2016 Overperformers: Rep. Mike Coffman in Colorado’s Sixth

One of the real Congressional survivors of the past few cycles has been Rep. Mike Coffman of Colorado’s 6th district. A perpetual target of Democrats in a swingy district, he always seems to defy the lean of his district by pulling out clear wins.

Before serving in Congress, Coffman was known statewide as Colorado’s Treasurer and then as Secretary of State. He ran for CO-06 in 2008 after Rep. Tom Tancredo (R) vacated it. At the time, the district was comfortably GOP – even in 2008, McCain carried it by 7%. As a result, Coffman cleared 60% in both his 2008 and 2010 campaigns.

After Democrats got a favorable redistricting plan in 2011, though, CO-06 shed its most Republican counties and took in bluer territory. Now, President Obama would have carried it with 53.5% to McCain’s 45.0%.

In 2012, Coffman ran in the redrawn 6th district and won by 2% while Obama carried it by 5%. In 2014, he went on defeat a top-tier challenger in former State House Speaker Andrew Romanoff (D). In the Senate race that year, Rep. Cory Gardner (R) carried CO-06 by 3.5% against Sen. Mark Udall (D). Down the ballot, Coffman dispatched Romanoff by a more comfortable 8.9%.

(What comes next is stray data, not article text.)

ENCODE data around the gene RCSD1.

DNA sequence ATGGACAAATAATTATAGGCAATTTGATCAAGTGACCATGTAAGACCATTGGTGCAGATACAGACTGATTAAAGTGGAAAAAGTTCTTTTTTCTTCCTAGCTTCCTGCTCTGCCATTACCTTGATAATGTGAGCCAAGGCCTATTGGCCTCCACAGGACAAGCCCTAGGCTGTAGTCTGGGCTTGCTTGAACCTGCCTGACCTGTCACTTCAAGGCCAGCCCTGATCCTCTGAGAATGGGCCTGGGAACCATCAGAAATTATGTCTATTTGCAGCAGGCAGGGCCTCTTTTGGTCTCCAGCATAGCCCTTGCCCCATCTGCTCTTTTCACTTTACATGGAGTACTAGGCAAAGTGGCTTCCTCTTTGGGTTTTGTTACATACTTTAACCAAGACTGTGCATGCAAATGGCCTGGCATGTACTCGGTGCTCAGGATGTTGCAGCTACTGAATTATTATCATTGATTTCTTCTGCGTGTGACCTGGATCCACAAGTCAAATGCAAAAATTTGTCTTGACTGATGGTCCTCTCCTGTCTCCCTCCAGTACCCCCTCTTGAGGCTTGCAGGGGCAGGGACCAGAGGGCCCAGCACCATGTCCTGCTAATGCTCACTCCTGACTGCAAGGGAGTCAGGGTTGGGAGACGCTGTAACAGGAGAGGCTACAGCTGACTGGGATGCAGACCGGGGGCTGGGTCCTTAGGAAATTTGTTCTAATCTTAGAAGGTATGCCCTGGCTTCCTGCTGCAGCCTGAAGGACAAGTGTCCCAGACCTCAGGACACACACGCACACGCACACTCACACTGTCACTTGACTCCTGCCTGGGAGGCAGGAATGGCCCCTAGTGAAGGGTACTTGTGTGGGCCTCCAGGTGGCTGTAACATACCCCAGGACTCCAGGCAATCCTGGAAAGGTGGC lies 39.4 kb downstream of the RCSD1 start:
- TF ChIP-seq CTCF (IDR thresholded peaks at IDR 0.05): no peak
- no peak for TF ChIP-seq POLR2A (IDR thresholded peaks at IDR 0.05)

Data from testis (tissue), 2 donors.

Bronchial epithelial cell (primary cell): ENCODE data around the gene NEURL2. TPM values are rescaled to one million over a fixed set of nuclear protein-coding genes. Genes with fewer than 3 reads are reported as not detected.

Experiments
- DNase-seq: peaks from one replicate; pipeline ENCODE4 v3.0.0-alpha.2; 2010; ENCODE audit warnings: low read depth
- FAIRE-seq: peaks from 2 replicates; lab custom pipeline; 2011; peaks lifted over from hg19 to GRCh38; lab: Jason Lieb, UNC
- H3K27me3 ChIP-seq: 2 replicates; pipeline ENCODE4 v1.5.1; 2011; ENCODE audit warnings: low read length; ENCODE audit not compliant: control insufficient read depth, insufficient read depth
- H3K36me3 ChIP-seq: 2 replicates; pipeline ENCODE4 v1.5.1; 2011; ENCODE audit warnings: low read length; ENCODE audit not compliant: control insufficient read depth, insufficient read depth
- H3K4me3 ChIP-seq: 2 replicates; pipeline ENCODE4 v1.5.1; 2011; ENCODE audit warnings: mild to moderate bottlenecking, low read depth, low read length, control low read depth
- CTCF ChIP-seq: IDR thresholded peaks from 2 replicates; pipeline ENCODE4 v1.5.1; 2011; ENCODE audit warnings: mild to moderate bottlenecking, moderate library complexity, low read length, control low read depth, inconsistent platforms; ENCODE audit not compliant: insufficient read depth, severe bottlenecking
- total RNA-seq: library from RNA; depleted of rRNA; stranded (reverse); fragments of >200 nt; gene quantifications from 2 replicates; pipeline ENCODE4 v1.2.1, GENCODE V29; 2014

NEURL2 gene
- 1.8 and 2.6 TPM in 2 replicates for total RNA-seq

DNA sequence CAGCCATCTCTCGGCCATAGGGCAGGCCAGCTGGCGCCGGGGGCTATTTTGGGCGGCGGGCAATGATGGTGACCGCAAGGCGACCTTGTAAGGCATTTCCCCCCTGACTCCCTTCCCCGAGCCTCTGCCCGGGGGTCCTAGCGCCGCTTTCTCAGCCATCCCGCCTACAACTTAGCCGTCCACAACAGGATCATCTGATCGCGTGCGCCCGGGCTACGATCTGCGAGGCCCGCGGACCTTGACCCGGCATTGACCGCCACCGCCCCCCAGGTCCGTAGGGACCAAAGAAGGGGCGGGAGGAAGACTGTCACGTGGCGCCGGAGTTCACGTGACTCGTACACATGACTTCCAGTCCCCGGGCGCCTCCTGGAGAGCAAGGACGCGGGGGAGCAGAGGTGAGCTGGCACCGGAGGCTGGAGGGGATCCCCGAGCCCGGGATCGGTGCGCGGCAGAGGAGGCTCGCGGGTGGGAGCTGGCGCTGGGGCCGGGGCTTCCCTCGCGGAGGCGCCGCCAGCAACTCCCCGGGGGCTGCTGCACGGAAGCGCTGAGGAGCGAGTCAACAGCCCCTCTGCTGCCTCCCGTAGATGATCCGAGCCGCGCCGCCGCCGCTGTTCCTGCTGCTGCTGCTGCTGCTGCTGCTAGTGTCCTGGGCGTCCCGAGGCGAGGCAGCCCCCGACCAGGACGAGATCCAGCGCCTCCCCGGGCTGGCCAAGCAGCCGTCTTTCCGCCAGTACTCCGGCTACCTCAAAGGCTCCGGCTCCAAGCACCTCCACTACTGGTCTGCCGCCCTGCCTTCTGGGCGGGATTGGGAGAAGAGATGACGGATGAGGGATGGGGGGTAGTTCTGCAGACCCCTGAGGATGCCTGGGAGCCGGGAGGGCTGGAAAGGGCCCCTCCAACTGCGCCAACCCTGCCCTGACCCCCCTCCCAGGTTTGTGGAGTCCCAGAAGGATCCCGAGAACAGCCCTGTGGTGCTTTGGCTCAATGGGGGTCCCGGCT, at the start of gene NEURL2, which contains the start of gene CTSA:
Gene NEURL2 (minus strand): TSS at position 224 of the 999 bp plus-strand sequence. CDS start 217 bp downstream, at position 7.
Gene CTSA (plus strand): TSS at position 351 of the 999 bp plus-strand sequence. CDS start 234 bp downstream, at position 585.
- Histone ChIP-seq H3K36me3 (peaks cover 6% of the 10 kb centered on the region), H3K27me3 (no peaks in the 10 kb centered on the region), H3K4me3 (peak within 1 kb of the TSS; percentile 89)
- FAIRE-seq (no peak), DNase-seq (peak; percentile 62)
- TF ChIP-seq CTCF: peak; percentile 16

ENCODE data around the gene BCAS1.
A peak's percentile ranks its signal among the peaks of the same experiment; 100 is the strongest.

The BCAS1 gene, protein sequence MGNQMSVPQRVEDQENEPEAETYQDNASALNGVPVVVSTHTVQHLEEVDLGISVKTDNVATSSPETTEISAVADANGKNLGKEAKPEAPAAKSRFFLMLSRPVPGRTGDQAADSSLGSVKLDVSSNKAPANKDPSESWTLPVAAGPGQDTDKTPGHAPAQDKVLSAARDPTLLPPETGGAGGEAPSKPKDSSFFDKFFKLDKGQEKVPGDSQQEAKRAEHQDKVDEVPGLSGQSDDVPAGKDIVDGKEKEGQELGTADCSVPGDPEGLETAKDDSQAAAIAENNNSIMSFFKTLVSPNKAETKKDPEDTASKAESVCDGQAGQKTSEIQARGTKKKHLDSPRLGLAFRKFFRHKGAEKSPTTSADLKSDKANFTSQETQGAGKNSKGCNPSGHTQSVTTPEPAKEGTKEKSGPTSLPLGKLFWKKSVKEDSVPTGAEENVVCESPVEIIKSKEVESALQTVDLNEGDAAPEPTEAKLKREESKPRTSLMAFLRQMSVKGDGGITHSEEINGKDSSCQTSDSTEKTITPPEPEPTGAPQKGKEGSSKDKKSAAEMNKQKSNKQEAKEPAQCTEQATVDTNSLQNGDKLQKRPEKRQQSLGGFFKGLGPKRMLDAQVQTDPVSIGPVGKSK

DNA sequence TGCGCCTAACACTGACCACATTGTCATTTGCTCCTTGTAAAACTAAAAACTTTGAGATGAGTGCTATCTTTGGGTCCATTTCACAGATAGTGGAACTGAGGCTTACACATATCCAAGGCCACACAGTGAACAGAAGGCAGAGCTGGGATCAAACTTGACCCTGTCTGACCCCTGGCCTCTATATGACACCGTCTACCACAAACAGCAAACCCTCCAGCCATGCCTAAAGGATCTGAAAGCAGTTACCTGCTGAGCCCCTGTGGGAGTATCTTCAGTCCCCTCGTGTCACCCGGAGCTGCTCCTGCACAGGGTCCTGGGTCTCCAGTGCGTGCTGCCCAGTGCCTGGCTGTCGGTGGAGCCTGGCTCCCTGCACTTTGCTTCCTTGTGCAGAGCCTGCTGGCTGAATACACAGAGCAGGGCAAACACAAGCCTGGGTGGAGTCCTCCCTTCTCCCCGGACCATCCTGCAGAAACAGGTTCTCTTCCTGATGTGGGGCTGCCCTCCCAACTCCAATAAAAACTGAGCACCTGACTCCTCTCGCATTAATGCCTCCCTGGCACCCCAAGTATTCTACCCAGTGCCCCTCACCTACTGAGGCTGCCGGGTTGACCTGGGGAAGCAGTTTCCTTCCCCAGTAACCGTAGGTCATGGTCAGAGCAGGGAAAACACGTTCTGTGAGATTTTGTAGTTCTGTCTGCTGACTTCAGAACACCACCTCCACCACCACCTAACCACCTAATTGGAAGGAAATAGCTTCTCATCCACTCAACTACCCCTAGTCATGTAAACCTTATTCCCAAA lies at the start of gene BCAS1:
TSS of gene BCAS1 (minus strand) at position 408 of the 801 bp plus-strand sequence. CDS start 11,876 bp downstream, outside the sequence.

For 2016, Democrats recruited State Senator Morgan Carroll of the Aurora area. As in other swing district, Democrats sought to tie Coffman to the unpopular Trump. Coffman responded by keeping his distance from Trump – after the Access Hollywood video, for example, he called on Trump to drop out.

Despite Trump, Coffman was reelected by 8%:



Further upballot, it was basically the opposite result, with Clinton winning by 9%:



In the Senate race, Senator Michael Bennet (D) won statewide by a somewhat underwhelming 5.7% against Commissioner Darryl Glenn (R). Bennet did better in CO-06, winning it by 7.8%:



As the maps show, CO-06 is shaped like the number 7 and straddles three counties. Its most populous county, Arapahoe, contains most of the city of Aurora, and other such as Centennial; it’s the most Democratic portion of the district and cast 71% of the votes. Adams County, going north, cast about 16% of the votes and is the district’s ‘median’ county, politically. Last is Douglas County in the south, which is the most GOP and accounts for the final 13% of the votes.

Here’s a comparison of the candidates margins across district’s counties:



Finally, here’s an analysis comparing the winners of each precinct: